It has been pointed out that the Newtonian second law can be tested in the very small acceleration regime by using the combined movement of the Earth and Sun around the Galactic center of mass. It has been shown that there are only two brief intervals during the year in which the experiment can be completed, which correspond to only two specific spots on the Earth surface. An alternative experimental setup is presented to allow the measurement to be made on Earth at any location and at any time.
This test will help answer the question does the universe have dark matter or are the apparent mass discrepancies inside galaxies the result o needing modifications to the Newtonian dynamics in the limit of low
accelerations. However, if gravity is modified then the test has to be done in space.
Several experimental setups could be developed to achieve the regime of very small accelerations, as discussed in this manuscript. In all cases, the main idea is to add an auxiliary device that can produce an extra acceleration such that the total acceleration over a test particle is cancelled out.
A possible experiment setup is presented below:
• For a 1-m radius ring, the considerations presented in the last section imply an upper limit to the detection area of the order of 10^−8m2. Because of the smallness of the area, the width of the ring surface should be large enough to avoid possible errors caused by the pointing process (say, a ring surface width of between 1 and 5cm) .
• To measure the effect of small accelerations on test particles, the surface of the ring could consist of a homogeneous crystal lattice of known molecular structure, and mechanical and electronic properties. The characteristics of the crystal, such as the particle diameter, lattice and dielectric constant, Curie temperature, conductance and the lattice exact phonon mode frequencies could be used for the baseline calibration of the crystal lattice (for lattice dynamics theory. In this case, the detection of the small acceleration regime could be achieved statistically by comparing the calibration laboratory spectral pattern (a control template) with the experimental spectral pattern of the frequencies from the reloaded experimental data.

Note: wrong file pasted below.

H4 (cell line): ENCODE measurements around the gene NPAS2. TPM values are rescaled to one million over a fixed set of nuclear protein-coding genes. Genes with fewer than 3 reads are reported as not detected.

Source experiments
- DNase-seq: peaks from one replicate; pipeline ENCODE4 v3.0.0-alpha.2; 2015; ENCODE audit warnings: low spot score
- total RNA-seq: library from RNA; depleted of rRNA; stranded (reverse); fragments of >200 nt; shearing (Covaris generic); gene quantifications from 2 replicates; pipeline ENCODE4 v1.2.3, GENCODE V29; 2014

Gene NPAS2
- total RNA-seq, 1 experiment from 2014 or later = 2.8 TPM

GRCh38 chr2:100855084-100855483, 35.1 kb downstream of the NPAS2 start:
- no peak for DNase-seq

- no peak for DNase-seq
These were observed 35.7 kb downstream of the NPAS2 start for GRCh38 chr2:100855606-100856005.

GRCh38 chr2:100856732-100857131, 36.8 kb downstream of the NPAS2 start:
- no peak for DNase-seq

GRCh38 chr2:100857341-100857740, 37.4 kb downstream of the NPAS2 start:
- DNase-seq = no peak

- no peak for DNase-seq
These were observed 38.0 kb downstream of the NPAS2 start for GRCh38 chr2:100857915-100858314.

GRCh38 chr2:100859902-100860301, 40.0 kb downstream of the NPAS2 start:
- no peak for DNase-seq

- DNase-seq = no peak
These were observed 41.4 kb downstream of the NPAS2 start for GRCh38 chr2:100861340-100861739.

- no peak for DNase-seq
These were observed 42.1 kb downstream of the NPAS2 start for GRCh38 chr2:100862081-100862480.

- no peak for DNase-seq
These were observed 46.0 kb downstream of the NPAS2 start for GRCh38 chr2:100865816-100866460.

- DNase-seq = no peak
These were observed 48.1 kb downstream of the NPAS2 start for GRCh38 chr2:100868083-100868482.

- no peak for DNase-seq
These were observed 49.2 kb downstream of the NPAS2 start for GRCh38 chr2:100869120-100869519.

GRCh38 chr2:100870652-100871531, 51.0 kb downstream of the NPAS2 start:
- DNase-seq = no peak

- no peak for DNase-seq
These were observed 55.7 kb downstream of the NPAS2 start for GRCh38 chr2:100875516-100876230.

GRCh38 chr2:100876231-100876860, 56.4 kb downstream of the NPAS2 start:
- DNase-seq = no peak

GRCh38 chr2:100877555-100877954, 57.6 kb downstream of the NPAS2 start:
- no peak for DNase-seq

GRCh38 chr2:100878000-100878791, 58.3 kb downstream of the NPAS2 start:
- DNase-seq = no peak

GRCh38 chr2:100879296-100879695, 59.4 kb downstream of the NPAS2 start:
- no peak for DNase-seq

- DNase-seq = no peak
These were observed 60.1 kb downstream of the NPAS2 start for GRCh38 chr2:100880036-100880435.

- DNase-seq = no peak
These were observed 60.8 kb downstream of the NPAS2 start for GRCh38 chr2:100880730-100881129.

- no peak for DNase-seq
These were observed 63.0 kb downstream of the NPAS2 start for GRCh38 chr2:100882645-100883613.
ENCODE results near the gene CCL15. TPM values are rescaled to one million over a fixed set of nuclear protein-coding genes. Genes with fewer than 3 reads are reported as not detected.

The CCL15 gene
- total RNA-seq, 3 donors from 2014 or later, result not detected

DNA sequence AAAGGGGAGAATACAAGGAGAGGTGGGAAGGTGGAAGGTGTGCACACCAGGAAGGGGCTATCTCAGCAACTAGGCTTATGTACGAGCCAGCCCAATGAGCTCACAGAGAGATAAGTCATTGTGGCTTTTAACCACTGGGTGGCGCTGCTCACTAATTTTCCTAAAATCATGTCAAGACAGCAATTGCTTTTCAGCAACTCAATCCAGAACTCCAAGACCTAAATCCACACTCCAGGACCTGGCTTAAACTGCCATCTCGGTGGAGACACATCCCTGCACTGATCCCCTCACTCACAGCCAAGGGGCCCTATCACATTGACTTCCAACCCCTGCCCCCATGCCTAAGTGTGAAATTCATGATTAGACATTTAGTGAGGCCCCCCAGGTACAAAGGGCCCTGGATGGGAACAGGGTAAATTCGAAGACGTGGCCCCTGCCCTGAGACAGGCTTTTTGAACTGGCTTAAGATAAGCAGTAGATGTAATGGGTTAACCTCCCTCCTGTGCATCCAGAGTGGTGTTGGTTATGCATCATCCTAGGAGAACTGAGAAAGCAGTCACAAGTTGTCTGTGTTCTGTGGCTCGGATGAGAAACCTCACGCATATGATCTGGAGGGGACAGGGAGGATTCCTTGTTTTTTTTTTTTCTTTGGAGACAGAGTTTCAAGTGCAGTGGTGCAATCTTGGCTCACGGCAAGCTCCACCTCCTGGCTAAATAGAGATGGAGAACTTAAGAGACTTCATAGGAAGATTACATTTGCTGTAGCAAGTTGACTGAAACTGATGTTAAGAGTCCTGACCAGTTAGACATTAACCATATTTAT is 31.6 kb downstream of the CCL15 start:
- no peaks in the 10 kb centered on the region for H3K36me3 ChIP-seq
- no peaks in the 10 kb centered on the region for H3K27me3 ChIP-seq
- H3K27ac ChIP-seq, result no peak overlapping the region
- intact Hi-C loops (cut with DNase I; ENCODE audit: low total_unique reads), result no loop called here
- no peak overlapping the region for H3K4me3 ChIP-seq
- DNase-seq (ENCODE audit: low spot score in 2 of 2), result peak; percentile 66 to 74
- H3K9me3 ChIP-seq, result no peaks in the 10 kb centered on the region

The experiment could be improved by decreasing the number of atoms in the crystal lattice (nanocrystallite), thus triggering the decrease in the number of oscillation modes. A nanocrystallite of size 2-3 nanometers consists of N about 100 atoms. In this case, the full number of oscillation modes in the lattice of such a nanocrystallite is 3N. With this small number, the oscillation modes are isolated each from other and do not interact among themselves. This provides a possible conceptual design of a detector
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